BenQ W7000 Home Theater Projector Review
This review of the BenQ W7000 2D and 3D Home Theater Projector has been an interesting one, since we’ve been working with an engineering sample. Final production projectors, due late Jan./early Feb., will have upgraded firmware, some fixes, and better performance.
1/2/2012 – Art Feierman
That is what BenQ is telling me. I’m now waiting for a firmware upgrade, (or a full production W7000).
In most areas, the W7000 is very similar to the W6000 it will replace. The W7000, however, is a bit brighter, and offers 3D. The two projectors actually physically look the same.
While a couple of things were disappointing about the engineering sample, we expect that. BenQ has already indicated that those things are being corrected with the “January” production firmware.
Let’s get started!
2/19/2012: Update. You will find a number of these updates throughout this review. As of 2/19 I’ve been working with a W7000 with final firmware, and can report some real improvement in some areas. Notably black level performance is definitely better. Unless otherwise noted, all images in this review were taken with the engineering sample W7000. As of this update, only a few images have been taken, of just the new W7000, although we’ve taken a number of side by side images pitting the W7000 against the Epson 5010.
|BenQ W7000 Specs|
|Brightness (Manufacturer Claim)||2000|
|Zoom Lens Ratio||Yes|
|Lamp Life||2000 hours at full power, 2500 hours in eco mode - Estimated replacement cost: $299|
|View Full Specifications Here >>|
BenQ W7000 Projector Highlights
- 2D and 3D capable with best in class brightness for 3D
- Excellent color and skin tones, full CMS
- Single chip DLP design for minimal crosstalk/ghosting
- Rated a hefty 2000 lumens, and it meets its claims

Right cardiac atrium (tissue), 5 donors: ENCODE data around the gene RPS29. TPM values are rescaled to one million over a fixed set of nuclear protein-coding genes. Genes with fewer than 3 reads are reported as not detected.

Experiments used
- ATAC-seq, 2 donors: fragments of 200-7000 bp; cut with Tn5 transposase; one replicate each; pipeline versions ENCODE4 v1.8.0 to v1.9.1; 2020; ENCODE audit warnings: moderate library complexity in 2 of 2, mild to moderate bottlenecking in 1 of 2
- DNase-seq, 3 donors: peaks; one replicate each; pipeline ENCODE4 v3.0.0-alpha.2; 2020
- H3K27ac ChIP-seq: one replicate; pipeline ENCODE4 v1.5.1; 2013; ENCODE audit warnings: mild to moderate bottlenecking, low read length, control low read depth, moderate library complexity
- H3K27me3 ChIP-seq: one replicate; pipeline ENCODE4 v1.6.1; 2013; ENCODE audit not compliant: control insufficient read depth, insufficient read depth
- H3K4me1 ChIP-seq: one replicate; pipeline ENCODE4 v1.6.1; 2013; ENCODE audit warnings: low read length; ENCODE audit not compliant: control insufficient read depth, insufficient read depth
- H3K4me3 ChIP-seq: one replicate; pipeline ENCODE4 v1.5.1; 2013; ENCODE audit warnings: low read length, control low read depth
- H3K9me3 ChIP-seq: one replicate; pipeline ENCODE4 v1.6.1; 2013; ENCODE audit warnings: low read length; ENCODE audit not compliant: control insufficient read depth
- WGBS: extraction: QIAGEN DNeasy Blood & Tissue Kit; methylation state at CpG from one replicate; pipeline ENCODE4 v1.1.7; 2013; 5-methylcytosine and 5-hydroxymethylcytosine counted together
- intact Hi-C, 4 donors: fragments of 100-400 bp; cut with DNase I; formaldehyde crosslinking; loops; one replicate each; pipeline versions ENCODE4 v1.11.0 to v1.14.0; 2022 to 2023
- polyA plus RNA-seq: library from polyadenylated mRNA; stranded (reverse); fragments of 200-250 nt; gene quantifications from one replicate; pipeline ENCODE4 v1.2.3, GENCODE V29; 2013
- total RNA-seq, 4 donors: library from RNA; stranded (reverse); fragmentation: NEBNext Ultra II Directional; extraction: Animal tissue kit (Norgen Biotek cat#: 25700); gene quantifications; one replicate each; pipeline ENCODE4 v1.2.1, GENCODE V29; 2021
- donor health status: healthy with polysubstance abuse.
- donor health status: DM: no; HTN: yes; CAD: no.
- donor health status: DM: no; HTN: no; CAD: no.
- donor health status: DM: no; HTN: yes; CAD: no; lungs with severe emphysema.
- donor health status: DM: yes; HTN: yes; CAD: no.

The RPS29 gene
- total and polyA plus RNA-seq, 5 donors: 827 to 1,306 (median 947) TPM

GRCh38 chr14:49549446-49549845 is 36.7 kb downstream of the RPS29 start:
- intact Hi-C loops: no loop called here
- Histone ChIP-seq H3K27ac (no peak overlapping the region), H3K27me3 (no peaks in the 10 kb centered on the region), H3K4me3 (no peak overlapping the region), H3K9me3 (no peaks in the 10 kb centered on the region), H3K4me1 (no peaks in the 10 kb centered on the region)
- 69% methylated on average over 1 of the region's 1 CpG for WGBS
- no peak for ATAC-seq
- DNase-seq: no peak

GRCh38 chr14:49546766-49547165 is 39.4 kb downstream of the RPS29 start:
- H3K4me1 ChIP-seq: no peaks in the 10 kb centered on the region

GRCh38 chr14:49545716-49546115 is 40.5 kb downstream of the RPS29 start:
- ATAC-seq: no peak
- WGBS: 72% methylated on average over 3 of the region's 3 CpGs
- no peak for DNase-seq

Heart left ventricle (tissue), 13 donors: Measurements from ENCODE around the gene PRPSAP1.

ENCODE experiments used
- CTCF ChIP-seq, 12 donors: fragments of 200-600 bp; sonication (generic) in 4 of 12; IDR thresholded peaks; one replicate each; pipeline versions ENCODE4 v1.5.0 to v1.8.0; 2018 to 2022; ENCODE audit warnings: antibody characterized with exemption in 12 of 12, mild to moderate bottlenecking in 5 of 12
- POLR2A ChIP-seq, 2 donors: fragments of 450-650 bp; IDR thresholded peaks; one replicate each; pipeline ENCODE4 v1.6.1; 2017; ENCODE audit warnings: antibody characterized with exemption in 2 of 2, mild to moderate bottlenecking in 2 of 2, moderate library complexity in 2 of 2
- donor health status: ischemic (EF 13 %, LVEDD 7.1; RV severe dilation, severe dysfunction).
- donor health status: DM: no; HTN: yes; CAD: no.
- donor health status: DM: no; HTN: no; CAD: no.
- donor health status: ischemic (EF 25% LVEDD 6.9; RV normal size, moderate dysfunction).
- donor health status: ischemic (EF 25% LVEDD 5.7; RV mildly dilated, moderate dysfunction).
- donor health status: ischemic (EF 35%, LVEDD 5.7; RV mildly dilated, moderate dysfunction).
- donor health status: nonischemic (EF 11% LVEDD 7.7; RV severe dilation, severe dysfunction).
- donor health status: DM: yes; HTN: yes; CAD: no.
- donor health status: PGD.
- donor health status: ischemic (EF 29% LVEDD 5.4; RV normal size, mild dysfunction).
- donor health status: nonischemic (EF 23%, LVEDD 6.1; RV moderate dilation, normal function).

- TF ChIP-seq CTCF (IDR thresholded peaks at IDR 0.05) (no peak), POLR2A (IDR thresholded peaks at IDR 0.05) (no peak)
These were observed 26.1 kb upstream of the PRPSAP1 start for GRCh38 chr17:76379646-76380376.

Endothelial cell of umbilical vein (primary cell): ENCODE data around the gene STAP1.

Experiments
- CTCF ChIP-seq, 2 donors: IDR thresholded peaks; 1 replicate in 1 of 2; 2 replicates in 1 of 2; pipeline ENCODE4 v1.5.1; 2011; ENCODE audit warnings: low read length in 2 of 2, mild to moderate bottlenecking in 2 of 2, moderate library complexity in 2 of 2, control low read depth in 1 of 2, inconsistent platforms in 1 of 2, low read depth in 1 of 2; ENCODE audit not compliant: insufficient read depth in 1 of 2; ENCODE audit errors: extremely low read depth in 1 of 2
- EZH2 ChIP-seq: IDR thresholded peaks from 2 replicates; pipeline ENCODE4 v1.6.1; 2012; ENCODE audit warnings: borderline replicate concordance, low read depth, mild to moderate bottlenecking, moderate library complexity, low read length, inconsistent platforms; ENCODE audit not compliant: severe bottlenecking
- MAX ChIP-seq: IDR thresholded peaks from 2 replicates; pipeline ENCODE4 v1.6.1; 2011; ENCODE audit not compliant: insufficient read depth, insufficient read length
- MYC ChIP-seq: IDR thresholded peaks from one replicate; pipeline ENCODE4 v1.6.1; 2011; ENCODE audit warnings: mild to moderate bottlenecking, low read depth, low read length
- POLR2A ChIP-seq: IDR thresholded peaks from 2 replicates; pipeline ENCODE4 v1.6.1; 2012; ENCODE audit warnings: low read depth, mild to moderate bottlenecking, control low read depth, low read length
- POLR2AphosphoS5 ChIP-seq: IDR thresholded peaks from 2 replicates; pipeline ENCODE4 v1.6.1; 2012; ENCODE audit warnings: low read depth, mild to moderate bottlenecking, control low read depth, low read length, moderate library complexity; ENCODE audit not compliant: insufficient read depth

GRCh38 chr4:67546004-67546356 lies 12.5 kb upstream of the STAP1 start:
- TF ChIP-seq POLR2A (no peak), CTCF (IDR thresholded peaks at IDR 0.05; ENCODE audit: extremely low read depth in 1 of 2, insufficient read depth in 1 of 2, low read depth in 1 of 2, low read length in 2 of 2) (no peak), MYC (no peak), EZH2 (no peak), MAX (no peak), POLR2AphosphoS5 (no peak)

- Ultra high contrast projector with extremely good black performance
- Suitable for theater or family room
- Very good placement flexibility due to zoom lens with 1.5:1 range, plus good lens shift
- 2 HDMI 1.4a inputs (Blu-ray 3D compatible)
- Supports required and most optional 3D formats – both 1080 and 720p, all DirecTV 3D channels work
- Picture in Picture
- A light canon that really can do a good job on 3D, or burn through a lot of ambient light in 2D
BenQ W7000 Projector Overview
Remember, this BenQ W7000 projector review has been an unfinished story, pending checking out BenQ’s final firmware version for the projector.
That said, 85% of this review was finished when first posted. The rest has been added since the new W7000 arrived on 2/15.
In the meantime, we do recognize that essentially, the W7000 is supposed to be a slightly brighter, and also 3D capable “version” of the W6000. The two should be essentially identical projectors but for those two items.
With that in mind, we can “assume” some performance aspects of the W7000 will be almost identical to the W6000. That’s our assumption so far. If it turns out, that the W7000 doesn’t live up to our expectations, then it likely won’t win the Hot Product Award (which we gave it provisionally, pending verification of black level performance, and fixing of a few bugs). Update 2/19/12: I’ve had enough time to confirm the improvements since the first W7000. The finished W7000 performs as we have been led to expect, and definitely earns that Hot Product Award!
With that out of the way, let’s begin with a quick summary of what the BenQ W7000 projector is, and how it positions.
The W7000 projector claims 2000 lumen, making it very bright, especially since it delivers. There have only been four maybe five other projectors, as bright, or almost as bright, that we have reviewed in the last year. The BenQ offers a full CMS – color management system, so going in, we fully expected it to calibrate beautifully. That will be covered on the Image Quality, and Calibration pages.
This is a single chip DLP projector. It offers lens shift, for good placement flexibility, and is also one of only a few projectors, that offers Picture in Picture.
Overall, the BenQ W7000 is well endowed in dynamic features, including a dynamic iris for better blacks, True Video, which is BenQ’s name for creative frame interpolation for smooth motion.
There’s plenty to discuss, and below we’ll look at some of the key features.
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